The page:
Thursday January 20th, 2011

The exercise:

Here you go: the gateway.

I'm feeling a bit worn out, so I'm just going to get to writing.


They had been standing in the afternoon sun for over an hour, each of the men studying the runes in the arch with a magnifying glass in one hand and a reference book in the other. Tilley hats protected them from the sun's rays but not the biting particles of sand the wind insisted on sending their way in a steady stream.

"They're so familiar," one muttered with a shake of his head, "yet so... foreign."

"Just when I think I've figured out a pattern," the other replied, "the next symbol throws my theory out like used toilet paper. It's bloody maddening."

They returned to their silent inspections, the rest of the dig team busying themselves with preparations for dinner a hundred feet behind them. Neither of the men felt even remotely hungry.

"This one here is repeated five times, at irregular intervals," one said a while later, a sun-darkened finger touching a symbol that was just above eye level. "Well, irregular to my eye anyway."

"And this one repeats four times," his partner said. "But look, here it continues under the arch and to the other side. I wonder if -"

The man twisted his head around to look at the opposite side of the arch, lost his balance, stumbled forward a few steps, and promptly vanished into thin air.

"Great," the man left behind said with a sigh. "Now I'll never know what he was thinking."


Greg said...

Hmm, have you been watching Stargate at all lately? ;-)
It's a very academic scene, reminds me a lot of university (barring the calmness when someone disappeared into thin air: obviously there was then a scrum for their office). The first paragraph is an excellent scene-setter and start.
[I haven't forgotten about How the Best was Won, but it'll be the weekend before I have enough time to write.]

The Gateway
"It's a gateway," said Professor Hunting. "Don't step in the duck."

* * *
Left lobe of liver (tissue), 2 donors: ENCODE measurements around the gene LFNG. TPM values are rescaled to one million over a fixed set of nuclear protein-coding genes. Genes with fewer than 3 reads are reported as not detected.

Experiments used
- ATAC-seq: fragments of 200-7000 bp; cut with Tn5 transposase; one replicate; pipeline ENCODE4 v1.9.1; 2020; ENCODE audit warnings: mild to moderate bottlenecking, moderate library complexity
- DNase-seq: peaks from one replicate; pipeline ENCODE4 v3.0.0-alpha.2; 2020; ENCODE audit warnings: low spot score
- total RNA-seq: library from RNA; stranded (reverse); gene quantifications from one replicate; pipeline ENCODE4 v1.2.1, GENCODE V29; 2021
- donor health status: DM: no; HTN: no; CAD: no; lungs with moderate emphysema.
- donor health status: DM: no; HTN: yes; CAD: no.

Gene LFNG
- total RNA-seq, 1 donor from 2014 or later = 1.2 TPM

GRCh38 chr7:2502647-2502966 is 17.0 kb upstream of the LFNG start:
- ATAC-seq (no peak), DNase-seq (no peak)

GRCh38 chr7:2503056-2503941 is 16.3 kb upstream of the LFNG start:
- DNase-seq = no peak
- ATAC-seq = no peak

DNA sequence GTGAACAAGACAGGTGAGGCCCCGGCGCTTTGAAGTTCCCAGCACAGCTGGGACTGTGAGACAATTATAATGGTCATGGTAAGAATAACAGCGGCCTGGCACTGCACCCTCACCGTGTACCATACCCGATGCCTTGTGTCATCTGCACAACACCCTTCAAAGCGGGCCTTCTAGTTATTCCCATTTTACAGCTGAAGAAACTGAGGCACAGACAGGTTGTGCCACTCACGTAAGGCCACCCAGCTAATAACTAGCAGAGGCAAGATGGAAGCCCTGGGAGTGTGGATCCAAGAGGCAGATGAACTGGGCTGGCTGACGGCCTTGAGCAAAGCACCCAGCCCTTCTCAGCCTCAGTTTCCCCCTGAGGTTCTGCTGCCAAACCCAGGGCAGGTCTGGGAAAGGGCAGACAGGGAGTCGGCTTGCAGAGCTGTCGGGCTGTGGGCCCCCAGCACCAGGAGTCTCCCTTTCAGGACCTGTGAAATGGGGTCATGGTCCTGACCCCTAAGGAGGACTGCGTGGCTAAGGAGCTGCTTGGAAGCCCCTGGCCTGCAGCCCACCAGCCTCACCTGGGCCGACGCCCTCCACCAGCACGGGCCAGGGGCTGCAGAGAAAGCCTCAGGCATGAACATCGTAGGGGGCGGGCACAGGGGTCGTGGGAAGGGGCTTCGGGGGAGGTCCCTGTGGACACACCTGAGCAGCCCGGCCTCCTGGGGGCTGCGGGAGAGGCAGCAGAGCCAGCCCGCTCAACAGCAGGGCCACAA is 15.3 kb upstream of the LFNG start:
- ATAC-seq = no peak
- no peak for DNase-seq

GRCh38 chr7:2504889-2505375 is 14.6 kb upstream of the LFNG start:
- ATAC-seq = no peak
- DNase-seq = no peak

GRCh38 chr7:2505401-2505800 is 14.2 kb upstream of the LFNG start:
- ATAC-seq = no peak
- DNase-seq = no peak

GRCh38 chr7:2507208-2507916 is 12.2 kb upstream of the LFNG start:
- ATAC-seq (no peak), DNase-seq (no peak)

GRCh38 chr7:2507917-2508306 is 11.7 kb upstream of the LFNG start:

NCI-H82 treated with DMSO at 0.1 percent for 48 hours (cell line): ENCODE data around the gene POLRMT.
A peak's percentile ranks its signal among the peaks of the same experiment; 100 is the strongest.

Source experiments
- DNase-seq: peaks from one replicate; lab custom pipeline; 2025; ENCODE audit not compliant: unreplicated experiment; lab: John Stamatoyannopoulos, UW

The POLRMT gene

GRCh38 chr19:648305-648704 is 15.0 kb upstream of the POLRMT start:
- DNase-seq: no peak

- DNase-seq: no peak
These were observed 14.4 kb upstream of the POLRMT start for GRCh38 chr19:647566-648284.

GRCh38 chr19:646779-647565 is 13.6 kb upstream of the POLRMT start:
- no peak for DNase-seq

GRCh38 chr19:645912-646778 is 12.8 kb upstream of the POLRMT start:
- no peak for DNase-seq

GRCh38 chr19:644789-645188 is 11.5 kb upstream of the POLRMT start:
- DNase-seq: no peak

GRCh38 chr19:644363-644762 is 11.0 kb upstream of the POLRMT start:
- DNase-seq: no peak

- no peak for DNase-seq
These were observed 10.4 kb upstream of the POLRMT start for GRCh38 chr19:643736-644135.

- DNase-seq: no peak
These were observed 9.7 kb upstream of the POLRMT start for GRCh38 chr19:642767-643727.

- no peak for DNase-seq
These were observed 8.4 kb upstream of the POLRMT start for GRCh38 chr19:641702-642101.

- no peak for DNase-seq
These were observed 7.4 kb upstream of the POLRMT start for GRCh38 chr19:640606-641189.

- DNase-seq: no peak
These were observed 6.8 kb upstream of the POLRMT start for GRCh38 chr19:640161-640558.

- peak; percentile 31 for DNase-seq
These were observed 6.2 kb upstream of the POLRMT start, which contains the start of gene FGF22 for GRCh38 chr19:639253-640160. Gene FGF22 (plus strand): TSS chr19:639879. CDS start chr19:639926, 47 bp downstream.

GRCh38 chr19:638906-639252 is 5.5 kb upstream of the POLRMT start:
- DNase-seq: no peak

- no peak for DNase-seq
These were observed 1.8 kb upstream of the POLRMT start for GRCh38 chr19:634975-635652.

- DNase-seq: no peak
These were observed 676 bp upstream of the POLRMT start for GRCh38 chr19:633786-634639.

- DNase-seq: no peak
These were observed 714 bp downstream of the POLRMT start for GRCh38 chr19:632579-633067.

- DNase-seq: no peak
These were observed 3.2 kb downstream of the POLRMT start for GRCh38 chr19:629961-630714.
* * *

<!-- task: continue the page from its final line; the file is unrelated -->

Marjorie froze instantly, and looked around her. There, on the carpet, slightly to her left, was the slightly shredded carcass of a duck.
"It's undoubtedly leading somewhere," said Professor Hunting, tapping his teeth with a pen. "But why is it here?"
Here, in this case, was the front room of Yarrow Cottage. The cottage's owner, the spinster Miss Harp, was in the kitchen having hysterics into her second-best teapot.
"Is it stable?" asked Marjorie, edging the duck-corpse aside with a shoe more suited to the offices of Vogue than standing on a squelchy carpet.
"What do you mean?" Professor Hunting frowned.
"It's drawn in duck's blood on carpet. How well-drawn do these things have to be to be stable?"
"Much better than it probably is. RUN!"

Outside the cottage, a safe distance away, Marjorie and the Professor watched as the cottage folded itself up very small, leaving behind a cloud of brick dust and some broken china.
"The second-best teapot," said Marjorie flatly.

Zhongming said...

The gateway (Continuation from the snowy woods)

Memo of day fourteen, 08.09pm Tuesday, 3rd Feb 2000.

I walked with a lamp which I picked up from the entrance. The putrid smell makes it almost hard to breathe properly. I’m a little nervous and scared walking in such secret passageway with no map. It’s damn unfamiliar and I can’t concentrate because of the bad odor. As I walked a little further in, I heard a “hiss” sound from my back. I turned around, my eyes wide open and I start to run for my life! And I think its king copra slithering on the floor. I couldn’t hide my fear for snakes and so I make a turn and sprint as fast as I could. By the time I notice where I’m heading to, I found myself in the gateway of “Skull Head”! I was trapped with the snake right behind me! What should I do? Should I try to climb over the walls? Or should I fight the snake with my bare fist? There isn’t any time left for me to be decisive! I released my heavy backpack and used it as a stepping stone to increase my chances of jumping over the walls. My hands hooked to the top and I pulled as hard as I could!

Anonymous said...

I hear you on exhaustion - it is one of those days when you just have to show up at the page.

I love how gateway connotes something sci-fi. Both Marc and Greg, liked what you did. As Greg said, Marc's feels like a beginning. Greg - yours feels complete.

@Zhongming - enjoy your serial, it's a fun throwback to pulps.